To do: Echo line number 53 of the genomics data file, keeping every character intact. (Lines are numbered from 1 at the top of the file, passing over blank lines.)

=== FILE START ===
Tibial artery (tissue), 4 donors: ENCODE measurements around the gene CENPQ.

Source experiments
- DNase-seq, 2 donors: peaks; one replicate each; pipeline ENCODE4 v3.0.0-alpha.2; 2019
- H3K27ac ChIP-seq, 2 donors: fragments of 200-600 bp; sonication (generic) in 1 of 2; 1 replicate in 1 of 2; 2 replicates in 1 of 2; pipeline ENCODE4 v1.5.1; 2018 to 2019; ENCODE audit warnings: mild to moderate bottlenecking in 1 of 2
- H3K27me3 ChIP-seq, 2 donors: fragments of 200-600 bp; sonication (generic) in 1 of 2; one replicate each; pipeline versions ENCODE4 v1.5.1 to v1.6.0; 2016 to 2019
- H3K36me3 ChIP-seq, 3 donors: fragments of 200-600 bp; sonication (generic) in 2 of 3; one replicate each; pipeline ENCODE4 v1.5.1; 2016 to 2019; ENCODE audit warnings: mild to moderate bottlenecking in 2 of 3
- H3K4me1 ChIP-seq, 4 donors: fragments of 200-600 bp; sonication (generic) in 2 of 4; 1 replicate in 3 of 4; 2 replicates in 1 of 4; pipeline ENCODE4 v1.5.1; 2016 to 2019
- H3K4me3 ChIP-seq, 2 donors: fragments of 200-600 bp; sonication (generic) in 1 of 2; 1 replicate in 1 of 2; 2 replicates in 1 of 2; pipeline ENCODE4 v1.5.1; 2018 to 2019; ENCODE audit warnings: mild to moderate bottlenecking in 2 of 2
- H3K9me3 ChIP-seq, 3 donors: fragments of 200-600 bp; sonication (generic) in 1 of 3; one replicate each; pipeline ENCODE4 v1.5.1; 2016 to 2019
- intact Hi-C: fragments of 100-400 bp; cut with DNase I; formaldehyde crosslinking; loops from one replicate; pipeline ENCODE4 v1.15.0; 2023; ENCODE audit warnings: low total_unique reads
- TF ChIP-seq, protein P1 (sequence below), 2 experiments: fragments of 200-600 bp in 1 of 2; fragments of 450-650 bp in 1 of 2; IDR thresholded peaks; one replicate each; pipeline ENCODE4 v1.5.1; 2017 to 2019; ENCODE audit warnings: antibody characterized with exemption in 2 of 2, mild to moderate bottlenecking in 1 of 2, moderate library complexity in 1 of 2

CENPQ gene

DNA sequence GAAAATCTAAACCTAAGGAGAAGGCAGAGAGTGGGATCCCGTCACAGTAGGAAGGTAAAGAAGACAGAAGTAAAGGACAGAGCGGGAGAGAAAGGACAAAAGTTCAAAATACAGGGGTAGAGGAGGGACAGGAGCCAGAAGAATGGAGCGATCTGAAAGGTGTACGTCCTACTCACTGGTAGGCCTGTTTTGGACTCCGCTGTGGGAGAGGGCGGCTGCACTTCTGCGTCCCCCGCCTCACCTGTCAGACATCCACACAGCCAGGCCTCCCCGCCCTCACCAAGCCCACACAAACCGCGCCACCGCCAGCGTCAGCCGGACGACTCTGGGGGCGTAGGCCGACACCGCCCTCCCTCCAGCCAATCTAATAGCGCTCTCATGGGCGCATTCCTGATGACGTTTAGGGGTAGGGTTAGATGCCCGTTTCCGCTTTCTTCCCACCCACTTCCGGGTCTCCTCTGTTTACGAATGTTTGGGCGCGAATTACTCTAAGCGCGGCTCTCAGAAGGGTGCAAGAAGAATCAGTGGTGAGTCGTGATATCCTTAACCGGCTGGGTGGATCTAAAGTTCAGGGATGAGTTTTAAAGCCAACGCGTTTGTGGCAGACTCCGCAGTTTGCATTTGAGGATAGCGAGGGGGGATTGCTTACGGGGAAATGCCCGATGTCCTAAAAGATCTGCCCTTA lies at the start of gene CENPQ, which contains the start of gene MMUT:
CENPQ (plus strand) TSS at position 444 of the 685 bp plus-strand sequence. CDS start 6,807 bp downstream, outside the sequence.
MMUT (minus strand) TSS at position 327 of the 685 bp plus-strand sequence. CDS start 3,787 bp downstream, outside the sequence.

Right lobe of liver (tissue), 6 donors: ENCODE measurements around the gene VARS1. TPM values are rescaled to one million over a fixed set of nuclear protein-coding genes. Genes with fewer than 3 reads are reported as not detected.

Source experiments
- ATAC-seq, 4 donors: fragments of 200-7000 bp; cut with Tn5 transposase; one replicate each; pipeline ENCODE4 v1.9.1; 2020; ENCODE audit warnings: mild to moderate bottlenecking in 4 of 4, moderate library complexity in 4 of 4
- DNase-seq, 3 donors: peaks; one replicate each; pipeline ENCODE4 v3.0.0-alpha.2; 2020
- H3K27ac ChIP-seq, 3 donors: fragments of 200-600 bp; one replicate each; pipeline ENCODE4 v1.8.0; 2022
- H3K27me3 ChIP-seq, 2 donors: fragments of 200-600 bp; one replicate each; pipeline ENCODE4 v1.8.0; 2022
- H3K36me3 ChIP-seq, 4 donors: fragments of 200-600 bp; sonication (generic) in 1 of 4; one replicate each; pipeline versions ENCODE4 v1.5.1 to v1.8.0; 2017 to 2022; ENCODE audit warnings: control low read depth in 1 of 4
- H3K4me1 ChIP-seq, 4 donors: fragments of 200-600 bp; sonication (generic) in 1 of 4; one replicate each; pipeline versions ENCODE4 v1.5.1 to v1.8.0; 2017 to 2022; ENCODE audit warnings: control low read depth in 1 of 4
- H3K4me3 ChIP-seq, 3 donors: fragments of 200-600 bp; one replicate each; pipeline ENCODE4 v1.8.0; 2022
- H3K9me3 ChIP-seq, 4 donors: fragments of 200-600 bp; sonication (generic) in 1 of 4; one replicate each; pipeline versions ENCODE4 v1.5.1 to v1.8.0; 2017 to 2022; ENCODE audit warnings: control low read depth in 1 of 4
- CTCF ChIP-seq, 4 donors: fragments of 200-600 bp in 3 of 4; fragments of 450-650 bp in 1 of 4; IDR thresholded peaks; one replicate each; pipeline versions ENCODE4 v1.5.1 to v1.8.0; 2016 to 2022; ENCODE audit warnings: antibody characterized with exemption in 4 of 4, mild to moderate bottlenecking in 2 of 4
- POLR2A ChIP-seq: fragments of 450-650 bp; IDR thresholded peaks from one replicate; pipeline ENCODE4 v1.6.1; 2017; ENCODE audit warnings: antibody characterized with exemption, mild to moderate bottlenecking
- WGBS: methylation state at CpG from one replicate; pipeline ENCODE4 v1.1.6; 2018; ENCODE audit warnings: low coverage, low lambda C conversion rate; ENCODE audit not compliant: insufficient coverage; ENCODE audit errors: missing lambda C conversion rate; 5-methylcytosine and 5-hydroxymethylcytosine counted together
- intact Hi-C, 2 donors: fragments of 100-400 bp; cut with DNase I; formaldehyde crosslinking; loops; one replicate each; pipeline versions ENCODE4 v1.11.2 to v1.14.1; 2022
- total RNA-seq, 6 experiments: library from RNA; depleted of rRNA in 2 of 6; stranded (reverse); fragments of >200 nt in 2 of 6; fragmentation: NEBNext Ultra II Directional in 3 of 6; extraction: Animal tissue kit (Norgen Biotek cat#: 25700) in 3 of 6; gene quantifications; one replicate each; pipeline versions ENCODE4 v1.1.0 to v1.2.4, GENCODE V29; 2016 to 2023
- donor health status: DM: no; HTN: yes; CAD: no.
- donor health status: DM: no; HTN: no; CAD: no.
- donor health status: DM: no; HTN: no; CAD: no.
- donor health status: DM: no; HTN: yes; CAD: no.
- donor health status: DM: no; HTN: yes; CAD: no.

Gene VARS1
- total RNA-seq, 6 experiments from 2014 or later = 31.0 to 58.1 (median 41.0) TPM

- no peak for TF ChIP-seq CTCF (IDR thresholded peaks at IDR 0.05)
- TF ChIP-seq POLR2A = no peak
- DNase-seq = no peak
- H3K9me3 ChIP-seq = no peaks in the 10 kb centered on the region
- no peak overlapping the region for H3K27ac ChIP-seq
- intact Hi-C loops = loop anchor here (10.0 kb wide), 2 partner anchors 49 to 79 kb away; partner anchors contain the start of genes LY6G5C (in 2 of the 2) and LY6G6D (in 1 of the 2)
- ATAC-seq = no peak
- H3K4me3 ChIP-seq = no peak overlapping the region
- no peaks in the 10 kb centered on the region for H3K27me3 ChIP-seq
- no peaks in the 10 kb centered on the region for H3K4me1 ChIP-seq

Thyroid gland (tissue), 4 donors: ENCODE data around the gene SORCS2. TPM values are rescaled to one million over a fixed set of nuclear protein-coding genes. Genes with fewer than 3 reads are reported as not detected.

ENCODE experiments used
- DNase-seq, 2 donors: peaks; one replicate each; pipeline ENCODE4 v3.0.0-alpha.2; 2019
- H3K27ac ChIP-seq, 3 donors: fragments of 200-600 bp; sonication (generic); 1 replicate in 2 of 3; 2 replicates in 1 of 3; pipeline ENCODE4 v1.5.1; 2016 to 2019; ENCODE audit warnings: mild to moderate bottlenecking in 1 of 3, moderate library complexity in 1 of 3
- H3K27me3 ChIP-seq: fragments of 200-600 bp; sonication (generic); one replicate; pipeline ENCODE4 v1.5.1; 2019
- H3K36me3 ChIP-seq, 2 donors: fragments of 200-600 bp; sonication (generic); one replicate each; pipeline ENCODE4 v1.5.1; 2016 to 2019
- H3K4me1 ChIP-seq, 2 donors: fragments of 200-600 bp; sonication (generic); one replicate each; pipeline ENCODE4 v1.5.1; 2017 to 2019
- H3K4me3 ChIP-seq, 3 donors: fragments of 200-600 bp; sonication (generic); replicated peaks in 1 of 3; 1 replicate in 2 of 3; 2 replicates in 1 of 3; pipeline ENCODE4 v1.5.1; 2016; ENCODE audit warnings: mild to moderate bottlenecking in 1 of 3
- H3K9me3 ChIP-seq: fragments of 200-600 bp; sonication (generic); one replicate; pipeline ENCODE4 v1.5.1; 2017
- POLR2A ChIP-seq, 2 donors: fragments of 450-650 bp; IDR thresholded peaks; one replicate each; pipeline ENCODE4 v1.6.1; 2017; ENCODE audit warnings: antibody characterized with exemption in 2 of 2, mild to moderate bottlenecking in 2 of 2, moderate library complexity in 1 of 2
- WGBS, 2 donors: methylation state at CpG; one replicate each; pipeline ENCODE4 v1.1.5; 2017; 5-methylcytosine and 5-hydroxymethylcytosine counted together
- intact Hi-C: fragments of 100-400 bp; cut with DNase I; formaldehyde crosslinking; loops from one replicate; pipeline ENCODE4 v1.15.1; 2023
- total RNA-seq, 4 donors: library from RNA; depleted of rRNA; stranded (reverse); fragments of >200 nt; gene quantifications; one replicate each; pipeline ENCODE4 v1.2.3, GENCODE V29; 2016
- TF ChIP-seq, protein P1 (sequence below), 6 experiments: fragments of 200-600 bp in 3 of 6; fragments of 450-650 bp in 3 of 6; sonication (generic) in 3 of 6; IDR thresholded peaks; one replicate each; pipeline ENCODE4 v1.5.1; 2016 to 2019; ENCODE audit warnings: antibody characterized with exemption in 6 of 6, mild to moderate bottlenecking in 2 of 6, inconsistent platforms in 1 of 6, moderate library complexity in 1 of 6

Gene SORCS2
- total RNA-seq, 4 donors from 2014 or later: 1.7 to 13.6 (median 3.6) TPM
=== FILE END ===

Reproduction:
- H3K36me3 ChIP-seq, 2 donors: fragments of 200-600 bp; sonication (generic); one replicate each; pipeline ENCODE4 v1.5.1; 2016 to 2019